This is where balancing comes in. In pursuit of that end, the economic incentives might be limited and balanced against the good of society. More specifically, copyright is seen as limiting the benefit to society by increasing costs of access to the works and at times reducing access to the works.
A theorist looking at the incentive theory would say that we want to maximize societal benefit. That means a couple of things. First, we should only give the bare minimum of copyright protection necessary to guarantee production, and not one bit more. Of course, there is no single line in the sand so to speak. It is a continuum in which more protection theoretically leads to more works, and less to less. Finding that optimum point for societal benefit is the incentive theorist’s goal. An incentive theorist only gives the bare minimum necessary to insure production because every increase in protection theoretically comes at a cost to society – some times literally, as in the works cost more. Second, most theorists would include not only production of a work but also access to the work as a necessary component of societal benefit. Greater and longer protection can in certain circumstances decrease the availability of a work.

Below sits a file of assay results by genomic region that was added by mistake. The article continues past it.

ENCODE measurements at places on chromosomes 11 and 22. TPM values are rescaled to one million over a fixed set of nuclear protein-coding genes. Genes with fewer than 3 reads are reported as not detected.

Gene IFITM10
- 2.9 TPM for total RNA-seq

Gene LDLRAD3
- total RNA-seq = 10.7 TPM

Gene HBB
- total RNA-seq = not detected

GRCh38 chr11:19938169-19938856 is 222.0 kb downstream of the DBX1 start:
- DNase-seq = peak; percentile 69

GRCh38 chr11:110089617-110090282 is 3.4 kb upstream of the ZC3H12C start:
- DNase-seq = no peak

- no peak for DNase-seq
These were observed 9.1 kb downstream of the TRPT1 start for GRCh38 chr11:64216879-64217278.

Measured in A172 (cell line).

It is this second point – the relationship between copyright law and access to works – that is the subject of a recent study that generated quite a bit of interest in academic copyright circles (and beyond – does The Atlantic qualify as beyond?):
How Copyright Makes Books and Music Disappear (and How Secondary Liability Rules Help Resurrect Old Songs)
Heald’s study is nicely summarized by Rebecca Rosen in The Atlantic. Her summary features the tagline: “A book published during the presidency of Chester A. Arthur has a greater chance of being in print today than one published during the time of Reagan.” Some high points from the article:
There were as many books available [on Amazon] from the 1910s as there were from the 2000s. The number of books from the 1850s was double the number available from the 1950s. Why? Copyright protections (which cover titles published in 1923 and after) had squashed the market for books from the middle of the 20th century, keeping those titles off shelves and out of the hands of the reading public.
. . .